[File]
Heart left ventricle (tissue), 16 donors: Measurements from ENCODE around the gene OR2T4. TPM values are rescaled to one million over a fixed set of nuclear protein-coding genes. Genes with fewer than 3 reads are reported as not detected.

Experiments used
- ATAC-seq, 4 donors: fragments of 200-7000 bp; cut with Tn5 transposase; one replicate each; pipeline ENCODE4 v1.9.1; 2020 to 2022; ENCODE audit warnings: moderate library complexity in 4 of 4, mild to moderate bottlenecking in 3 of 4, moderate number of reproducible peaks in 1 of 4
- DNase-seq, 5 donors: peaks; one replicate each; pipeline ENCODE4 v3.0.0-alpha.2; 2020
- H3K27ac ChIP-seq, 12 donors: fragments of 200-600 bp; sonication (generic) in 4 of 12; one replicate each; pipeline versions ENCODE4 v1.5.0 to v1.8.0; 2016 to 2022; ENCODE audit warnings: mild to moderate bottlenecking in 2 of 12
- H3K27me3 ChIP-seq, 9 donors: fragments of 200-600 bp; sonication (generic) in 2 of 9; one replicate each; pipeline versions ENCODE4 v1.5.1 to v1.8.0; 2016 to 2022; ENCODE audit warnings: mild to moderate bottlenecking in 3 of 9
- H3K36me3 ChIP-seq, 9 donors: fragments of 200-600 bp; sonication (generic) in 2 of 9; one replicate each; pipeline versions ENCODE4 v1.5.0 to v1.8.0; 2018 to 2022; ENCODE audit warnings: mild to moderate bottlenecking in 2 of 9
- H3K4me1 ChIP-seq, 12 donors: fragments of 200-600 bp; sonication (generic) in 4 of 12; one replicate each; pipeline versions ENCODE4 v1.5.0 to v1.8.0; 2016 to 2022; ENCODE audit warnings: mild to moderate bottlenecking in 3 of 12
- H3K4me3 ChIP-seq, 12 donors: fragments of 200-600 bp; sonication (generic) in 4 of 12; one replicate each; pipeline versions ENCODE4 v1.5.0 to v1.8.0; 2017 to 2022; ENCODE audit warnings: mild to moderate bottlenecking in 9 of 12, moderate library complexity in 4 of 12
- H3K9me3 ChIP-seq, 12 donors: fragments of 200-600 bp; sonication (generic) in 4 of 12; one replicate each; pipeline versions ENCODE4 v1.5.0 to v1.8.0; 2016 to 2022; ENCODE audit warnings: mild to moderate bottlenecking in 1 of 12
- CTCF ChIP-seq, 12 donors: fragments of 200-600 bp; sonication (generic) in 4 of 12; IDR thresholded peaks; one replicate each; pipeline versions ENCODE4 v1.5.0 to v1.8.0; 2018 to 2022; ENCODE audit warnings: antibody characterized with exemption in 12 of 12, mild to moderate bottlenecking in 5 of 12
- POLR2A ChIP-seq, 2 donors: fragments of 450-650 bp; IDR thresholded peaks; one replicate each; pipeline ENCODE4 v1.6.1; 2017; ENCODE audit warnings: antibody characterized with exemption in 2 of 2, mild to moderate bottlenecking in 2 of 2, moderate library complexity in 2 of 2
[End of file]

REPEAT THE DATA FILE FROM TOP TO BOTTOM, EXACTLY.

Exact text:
Heart left ventricle (tissue), 16 donors: Measurements from ENCODE around the gene OR2T4. TPM values are rescaled to one million over a fixed set of nuclear protein-coding genes. Genes with fewer than 3 reads are reported as not detected.

Experiments used
- ATAC-seq, 4 donors: fragments of 200-7000 bp; cut with Tn5 transposase; one replicate each; pipeline ENCODE4 v1.9.1; 2020 to 2022; ENCODE audit warnings: moderate library complexity in 4 of 4, mild to moderate bottlenecking in 3 of 4, moderate number of reproducible peaks in 1 of 4
- DNase-seq, 5 donors: peaks; one replicate each; pipeline ENCODE4 v3.0.0-alpha.2; 2020
- H3K27ac ChIP-seq, 12 donors: fragments of 200-600 bp; sonication (generic) in 4 of 12; one replicate each; pipeline versions ENCODE4 v1.5.0 to v1.8.0; 2016 to 2022; ENCODE audit warnings: mild to moderate bottlenecking in 2 of 12
- H3K27me3 ChIP-seq, 9 donors: fragments of 200-600 bp; sonication (generic) in 2 of 9; one replicate each; pipeline versions ENCODE4 v1.5.1 to v1.8.0; 2016 to 2022; ENCODE audit warnings: mild to moderate bottlenecking in 3 of 9
- H3K36me3 ChIP-seq, 9 donors: fragments of 200-600 bp; sonication (generic) in 2 of 9; one replicate each; pipeline versions ENCODE4 v1.5.0 to v1.8.0; 2018 to 2022; ENCODE audit warnings: mild to moderate bottlenecking in 2 of 9
- H3K4me1 ChIP-seq, 12 donors: fragments of 200-600 bp; sonication (generic) in 4 of 12; one replicate each; pipeline versions ENCODE4 v1.5.0 to v1.8.0; 2016 to 2022; ENCODE audit warnings: mild to moderate bottlenecking in 3 of 12
- H3K4me3 ChIP-seq, 12 donors: fragments of 200-600 bp; sonication (generic) in 4 of 12; one replicate each; pipeline versions ENCODE4 v1.5.0 to v1.8.0; 2017 to 2022; ENCODE audit warnings: mild to moderate bottlenecking in 9 of 12, moderate library complexity in 4 of 12
- H3K9me3 ChIP-seq, 12 donors: fragments of 200-600 bp; sonication (generic) in 4 of 12; one replicate each; pipeline versions ENCODE4 v1.5.0 to v1.8.0; 2016 to 2022; ENCODE audit warnings: mild to moderate bottlenecking in 1 of 12
- CTCF ChIP-seq, 12 donors: fragments of 200-600 bp; sonication (generic) in 4 of 12; IDR thresholded peaks; one replicate each; pipeline versions ENCODE4 v1.5.0 to v1.8.0; 2018 to 2022; ENCODE audit warnings: antibody characterized with exemption in 12 of 12, mild to moderate bottlenecking in 5 of 12
- POLR2A ChIP-seq, 2 donors: fragments of 450-650 bp; IDR thresholded peaks; one replicate each; pipeline ENCODE4 v1.6.1; 2017; ENCODE audit warnings: antibody characterized with exemption in 2 of 2, mild to moderate bottlenecking in 2 of 2, moderate library complexity in 2 of 2